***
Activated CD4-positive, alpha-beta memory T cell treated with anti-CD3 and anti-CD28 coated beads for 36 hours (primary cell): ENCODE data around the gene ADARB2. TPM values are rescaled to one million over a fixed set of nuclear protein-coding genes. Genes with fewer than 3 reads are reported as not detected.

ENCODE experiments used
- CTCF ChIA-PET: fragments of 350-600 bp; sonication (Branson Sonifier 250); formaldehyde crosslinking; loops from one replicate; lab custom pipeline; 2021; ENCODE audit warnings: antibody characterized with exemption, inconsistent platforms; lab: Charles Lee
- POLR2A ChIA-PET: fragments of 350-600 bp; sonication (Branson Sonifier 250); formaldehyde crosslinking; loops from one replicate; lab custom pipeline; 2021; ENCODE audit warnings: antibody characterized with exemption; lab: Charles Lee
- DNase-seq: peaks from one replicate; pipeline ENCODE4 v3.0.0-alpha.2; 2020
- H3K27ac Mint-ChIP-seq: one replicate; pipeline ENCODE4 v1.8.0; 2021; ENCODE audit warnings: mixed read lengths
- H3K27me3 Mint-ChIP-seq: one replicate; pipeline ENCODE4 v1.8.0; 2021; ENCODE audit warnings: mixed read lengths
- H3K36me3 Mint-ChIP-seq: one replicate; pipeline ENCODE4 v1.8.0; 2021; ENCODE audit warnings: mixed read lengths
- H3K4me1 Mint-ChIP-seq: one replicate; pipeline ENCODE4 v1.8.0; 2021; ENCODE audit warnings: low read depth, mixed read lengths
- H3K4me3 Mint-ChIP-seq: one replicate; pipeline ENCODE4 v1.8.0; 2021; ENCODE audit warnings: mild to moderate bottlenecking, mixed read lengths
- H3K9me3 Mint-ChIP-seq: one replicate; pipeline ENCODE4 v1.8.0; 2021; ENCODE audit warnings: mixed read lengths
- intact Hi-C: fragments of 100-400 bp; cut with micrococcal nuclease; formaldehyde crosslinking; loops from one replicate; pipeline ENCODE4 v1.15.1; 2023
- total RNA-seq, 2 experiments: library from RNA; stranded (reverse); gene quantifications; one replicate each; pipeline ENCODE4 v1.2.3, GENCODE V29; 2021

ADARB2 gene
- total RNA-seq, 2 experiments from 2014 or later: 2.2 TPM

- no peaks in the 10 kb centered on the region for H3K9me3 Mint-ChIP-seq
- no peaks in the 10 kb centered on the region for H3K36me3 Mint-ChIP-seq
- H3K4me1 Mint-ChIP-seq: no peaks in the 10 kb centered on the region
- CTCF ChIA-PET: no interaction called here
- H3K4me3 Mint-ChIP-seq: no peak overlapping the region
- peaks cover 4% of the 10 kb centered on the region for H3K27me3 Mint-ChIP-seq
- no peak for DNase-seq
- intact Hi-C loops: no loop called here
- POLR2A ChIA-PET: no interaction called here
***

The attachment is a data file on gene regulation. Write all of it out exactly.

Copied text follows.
Activated CD4-positive, alpha-beta memory T cell treated with anti-CD3 and anti-CD28 coated beads for 36 hours (primary cell): ENCODE data around the gene ADARB2. TPM values are rescaled to one million over a fixed set of nuclear protein-coding genes. Genes with fewer than 3 reads are reported as not detected.

ENCODE experiments used
- CTCF ChIA-PET: fragments of 350-600 bp; sonication (Branson Sonifier 250); formaldehyde crosslinking; loops from one replicate; lab custom pipeline; 2021; ENCODE audit warnings: antibody characterized with exemption, inconsistent platforms; lab: Charles Lee
- POLR2A ChIA-PET: fragments of 350-600 bp; sonication (Branson Sonifier 250); formaldehyde crosslinking; loops from one replicate; lab custom pipeline; 2021; ENCODE audit warnings: antibody characterized with exemption; lab: Charles Lee
- DNase-seq: peaks from one replicate; pipeline ENCODE4 v3.0.0-alpha.2; 2020
- H3K27ac Mint-ChIP-seq: one replicate; pipeline ENCODE4 v1.8.0; 2021; ENCODE audit warnings: mixed read lengths
- H3K27me3 Mint-ChIP-seq: one replicate; pipeline ENCODE4 v1.8.0; 2021; ENCODE audit warnings: mixed read lengths
- H3K36me3 Mint-ChIP-seq: one replicate; pipeline ENCODE4 v1.8.0; 2021; ENCODE audit warnings: mixed read lengths
- H3K4me1 Mint-ChIP-seq: one replicate; pipeline ENCODE4 v1.8.0; 2021; ENCODE audit warnings: low read depth, mixed read lengths
- H3K4me3 Mint-ChIP-seq: one replicate; pipeline ENCODE4 v1.8.0; 2021; ENCODE audit warnings: mild to moderate bottlenecking, mixed read lengths
- H3K9me3 Mint-ChIP-seq: one replicate; pipeline ENCODE4 v1.8.0; 2021; ENCODE audit warnings: mixed read lengths
- intact Hi-C: fragments of 100-400 bp; cut with micrococcal nuclease; formaldehyde crosslinking; loops from one replicate; pipeline ENCODE4 v1.15.1; 2023
- total RNA-seq, 2 experiments: library from RNA; stranded (reverse); gene quantifications; one replicate each; pipeline ENCODE4 v1.2.3, GENCODE V29; 2021

ADARB2 gene
- total RNA-seq, 2 experiments from 2014 or later: 2.2 TPM

- no peaks in the 10 kb centered on the region for H3K9me3 Mint-ChIP-seq
- no peaks in the 10 kb centered on the region for H3K36me3 Mint-ChIP-seq
- H3K4me1 Mint-ChIP-seq: no peaks in the 10 kb centered on the region
- CTCF ChIA-PET: no interaction called here
- H3K4me3 Mint-ChIP-seq: no peak overlapping the region
- peaks cover 4% of the 10 kb centered on the region for H3K27me3 Mint-ChIP-seq
- no peak for DNase-seq
- intact Hi-C loops: no loop called here
- POLR2A ChIA-PET: no interaction called here